According to New York State's constitution, it's illegal for municipalities to guarantee or co-sign loans for individuals or companies. Yet the Town of Oyster Bay appears to have done exactly that to the tune of millions of dollars for politically connected restaurateur Harendra Singh, albeit via some creative legal wording.
Newsday reported Sunday that Singh obtained loans with a total value of almost $16 million, and emails from deputy town attorney Frederick Mei indicate that Mei negotiated with the lenders and arranged for the town to guarantee the loans. Singh also has been in the news for his cozy relationship with Nassau County Executive Edward Mangano, which documents indicate has led to a no-bid county contract for Singh and a vacation for Mangano and his family paid for by Singh.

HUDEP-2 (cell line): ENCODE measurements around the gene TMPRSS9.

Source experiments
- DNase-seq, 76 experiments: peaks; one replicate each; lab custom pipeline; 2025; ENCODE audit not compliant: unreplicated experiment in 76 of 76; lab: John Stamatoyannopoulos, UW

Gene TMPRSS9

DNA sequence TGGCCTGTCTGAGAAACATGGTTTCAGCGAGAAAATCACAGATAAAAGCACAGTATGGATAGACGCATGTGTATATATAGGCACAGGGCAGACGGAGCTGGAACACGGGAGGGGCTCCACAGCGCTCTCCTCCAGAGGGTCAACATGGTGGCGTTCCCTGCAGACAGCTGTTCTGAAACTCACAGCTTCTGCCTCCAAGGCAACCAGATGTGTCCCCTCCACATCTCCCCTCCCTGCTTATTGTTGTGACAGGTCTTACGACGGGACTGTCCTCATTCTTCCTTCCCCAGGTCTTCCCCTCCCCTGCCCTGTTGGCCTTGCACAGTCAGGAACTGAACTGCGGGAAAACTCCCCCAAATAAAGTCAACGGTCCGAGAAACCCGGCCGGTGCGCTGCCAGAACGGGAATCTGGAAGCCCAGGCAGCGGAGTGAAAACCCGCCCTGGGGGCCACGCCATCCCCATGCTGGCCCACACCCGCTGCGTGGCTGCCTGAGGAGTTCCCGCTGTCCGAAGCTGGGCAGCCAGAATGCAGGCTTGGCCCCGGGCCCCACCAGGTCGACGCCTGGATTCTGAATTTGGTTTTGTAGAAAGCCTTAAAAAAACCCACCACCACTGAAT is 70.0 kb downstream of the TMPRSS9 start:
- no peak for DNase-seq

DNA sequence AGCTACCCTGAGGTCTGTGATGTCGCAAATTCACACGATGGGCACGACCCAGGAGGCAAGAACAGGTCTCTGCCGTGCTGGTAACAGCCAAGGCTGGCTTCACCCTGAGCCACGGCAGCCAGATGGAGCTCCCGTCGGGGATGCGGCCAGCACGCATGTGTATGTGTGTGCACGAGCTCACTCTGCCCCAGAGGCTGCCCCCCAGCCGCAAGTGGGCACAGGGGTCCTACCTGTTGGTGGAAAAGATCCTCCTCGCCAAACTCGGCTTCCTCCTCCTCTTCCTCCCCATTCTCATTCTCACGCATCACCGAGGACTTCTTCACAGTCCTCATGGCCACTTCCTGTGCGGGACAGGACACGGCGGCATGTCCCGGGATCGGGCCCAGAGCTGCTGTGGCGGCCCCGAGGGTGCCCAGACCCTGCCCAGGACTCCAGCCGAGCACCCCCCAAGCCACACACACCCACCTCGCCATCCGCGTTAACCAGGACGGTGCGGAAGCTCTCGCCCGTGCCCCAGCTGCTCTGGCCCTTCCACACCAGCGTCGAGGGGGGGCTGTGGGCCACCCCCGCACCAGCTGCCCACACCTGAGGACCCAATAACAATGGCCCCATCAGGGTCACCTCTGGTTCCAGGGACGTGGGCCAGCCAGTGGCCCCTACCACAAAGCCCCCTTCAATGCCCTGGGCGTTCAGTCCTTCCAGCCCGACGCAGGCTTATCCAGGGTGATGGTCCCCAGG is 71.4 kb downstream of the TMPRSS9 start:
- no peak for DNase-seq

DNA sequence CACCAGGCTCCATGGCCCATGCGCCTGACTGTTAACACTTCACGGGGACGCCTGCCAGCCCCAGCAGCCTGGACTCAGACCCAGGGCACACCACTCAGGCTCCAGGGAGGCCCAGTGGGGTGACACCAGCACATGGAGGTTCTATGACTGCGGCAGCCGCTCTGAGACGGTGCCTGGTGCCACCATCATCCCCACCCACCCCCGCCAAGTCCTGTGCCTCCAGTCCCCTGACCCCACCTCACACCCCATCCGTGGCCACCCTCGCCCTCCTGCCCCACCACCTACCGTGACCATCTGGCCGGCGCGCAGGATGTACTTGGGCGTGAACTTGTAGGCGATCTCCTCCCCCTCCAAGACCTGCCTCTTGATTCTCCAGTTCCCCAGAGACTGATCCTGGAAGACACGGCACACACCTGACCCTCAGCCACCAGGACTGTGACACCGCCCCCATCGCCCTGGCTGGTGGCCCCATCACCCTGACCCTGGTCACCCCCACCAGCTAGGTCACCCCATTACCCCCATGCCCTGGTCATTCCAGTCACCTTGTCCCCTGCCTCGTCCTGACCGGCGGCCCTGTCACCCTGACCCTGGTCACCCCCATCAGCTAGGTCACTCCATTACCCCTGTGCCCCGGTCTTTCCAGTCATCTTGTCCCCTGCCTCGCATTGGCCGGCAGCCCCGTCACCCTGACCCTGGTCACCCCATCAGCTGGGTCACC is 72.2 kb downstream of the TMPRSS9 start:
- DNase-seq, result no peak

Oyster Bay has been in the news because its planning commissioner, Frederick Ippolito, is under federal indictment for allegedly evading income taxes on $2 million in "consulting fees" from a paving company that contracted with the town. He has pleaded not guilty.CartoonMatt Davies' latest cartoon: HourglassCommentSubmit your letterReader essaysGet published in Newsday
It's clear that Oyster Bay's outside counsel let Mei know it would be illegal to guarantee Singh's loans and put taxpayers on the hook if Singh failed to pay. It's also clear that even if that weren't illegal, it would be irresponsible. Also irresponsible was Oyster Bay's granting of concessions to Singh at both Oyster Bay's golf course and Tobay Beach for more than 50 years. And it is clear that Supervisor John Venditto bears overall responsibility for the town's approval of the agreements.
At what point does it become clear that top officials in Oyster Bay can't be allowed to keep their positions because they can't be trusted to run the town?